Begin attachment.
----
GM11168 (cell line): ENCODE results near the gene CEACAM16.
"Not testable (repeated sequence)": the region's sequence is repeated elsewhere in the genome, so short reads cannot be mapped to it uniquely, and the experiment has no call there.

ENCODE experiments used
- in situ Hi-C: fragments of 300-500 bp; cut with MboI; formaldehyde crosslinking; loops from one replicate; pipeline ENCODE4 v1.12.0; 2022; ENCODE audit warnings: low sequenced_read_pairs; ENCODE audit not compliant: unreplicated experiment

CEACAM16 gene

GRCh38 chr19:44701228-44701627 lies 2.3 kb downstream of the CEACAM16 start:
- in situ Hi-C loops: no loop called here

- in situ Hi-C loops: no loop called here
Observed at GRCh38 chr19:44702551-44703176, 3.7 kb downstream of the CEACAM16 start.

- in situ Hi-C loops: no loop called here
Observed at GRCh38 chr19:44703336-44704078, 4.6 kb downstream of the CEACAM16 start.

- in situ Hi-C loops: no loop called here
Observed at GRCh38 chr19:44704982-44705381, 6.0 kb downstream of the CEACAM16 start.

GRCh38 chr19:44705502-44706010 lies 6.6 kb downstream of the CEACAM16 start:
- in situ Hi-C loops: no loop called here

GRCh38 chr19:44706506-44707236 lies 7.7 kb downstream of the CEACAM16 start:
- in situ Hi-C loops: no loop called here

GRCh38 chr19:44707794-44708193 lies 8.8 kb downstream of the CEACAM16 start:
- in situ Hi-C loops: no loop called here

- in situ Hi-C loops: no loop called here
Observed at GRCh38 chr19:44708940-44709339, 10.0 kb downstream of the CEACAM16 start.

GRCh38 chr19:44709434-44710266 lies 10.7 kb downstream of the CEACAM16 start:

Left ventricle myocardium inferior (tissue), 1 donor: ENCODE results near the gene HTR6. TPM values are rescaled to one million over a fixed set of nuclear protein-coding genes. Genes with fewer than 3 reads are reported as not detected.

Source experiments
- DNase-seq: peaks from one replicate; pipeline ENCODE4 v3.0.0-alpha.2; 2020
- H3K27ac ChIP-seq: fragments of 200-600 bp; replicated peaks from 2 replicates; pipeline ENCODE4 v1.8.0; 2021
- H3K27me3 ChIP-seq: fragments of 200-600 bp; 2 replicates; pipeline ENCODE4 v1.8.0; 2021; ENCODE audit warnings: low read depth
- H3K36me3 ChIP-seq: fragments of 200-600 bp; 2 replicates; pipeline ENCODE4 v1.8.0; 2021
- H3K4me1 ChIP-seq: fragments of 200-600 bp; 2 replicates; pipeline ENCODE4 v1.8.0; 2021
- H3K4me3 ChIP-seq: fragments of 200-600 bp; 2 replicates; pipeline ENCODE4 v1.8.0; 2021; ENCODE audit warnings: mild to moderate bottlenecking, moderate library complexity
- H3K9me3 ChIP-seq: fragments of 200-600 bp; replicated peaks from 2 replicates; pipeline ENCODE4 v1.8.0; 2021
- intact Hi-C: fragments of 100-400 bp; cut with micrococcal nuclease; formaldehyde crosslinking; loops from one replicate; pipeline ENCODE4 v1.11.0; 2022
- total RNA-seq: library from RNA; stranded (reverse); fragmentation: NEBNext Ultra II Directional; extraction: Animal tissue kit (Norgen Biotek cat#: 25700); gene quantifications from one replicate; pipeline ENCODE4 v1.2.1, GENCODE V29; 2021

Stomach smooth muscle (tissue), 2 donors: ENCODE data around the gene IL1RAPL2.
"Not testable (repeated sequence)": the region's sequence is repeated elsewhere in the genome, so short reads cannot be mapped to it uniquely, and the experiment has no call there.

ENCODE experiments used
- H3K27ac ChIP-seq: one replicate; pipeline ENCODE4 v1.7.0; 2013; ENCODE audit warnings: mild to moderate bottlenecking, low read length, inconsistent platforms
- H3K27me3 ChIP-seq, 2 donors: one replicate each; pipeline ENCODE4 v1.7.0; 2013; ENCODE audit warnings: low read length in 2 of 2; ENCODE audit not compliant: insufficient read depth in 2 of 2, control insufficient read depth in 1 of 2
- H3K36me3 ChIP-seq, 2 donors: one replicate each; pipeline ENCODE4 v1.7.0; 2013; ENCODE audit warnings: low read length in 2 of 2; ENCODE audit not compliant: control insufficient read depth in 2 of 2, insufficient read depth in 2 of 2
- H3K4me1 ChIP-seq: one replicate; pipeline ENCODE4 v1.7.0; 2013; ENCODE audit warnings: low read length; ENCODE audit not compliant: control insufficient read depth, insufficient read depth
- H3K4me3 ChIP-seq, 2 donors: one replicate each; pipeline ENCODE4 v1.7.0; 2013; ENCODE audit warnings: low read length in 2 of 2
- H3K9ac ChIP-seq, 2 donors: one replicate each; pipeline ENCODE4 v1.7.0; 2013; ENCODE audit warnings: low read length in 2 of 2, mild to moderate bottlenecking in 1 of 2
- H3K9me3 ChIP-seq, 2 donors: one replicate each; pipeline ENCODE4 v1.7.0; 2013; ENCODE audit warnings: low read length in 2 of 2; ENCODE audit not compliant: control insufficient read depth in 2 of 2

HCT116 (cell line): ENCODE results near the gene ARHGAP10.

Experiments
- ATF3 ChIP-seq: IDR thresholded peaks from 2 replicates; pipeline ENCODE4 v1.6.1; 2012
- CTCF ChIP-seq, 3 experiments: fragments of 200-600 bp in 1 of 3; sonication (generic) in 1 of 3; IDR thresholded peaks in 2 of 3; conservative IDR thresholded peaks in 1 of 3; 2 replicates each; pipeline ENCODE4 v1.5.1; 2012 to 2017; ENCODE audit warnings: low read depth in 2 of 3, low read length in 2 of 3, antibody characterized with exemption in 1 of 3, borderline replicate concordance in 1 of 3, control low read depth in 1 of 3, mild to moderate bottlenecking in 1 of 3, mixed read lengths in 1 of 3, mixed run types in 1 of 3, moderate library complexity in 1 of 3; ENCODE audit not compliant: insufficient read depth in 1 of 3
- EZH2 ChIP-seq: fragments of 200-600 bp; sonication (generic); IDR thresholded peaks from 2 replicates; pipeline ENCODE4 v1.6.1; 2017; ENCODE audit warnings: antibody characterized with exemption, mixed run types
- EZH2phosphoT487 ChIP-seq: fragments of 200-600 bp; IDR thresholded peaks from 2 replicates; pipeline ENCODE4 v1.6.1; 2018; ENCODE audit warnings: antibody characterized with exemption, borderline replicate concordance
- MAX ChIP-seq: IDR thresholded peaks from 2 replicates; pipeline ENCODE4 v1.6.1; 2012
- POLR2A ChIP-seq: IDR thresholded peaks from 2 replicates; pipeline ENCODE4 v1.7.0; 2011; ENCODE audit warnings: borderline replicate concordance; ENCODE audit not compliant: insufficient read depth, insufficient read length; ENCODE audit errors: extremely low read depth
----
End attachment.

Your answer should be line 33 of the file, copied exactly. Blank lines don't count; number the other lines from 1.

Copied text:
- total RNA-seq: library from RNA; stranded (reverse); fragmentation: NEBNext Ultra II Directional; extraction: Animal tissue kit (Norgen Biotek cat#: 25700); gene quantifications from one replicate; pipeline ENCODE4 v1.2.1, GENCODE V29; 2021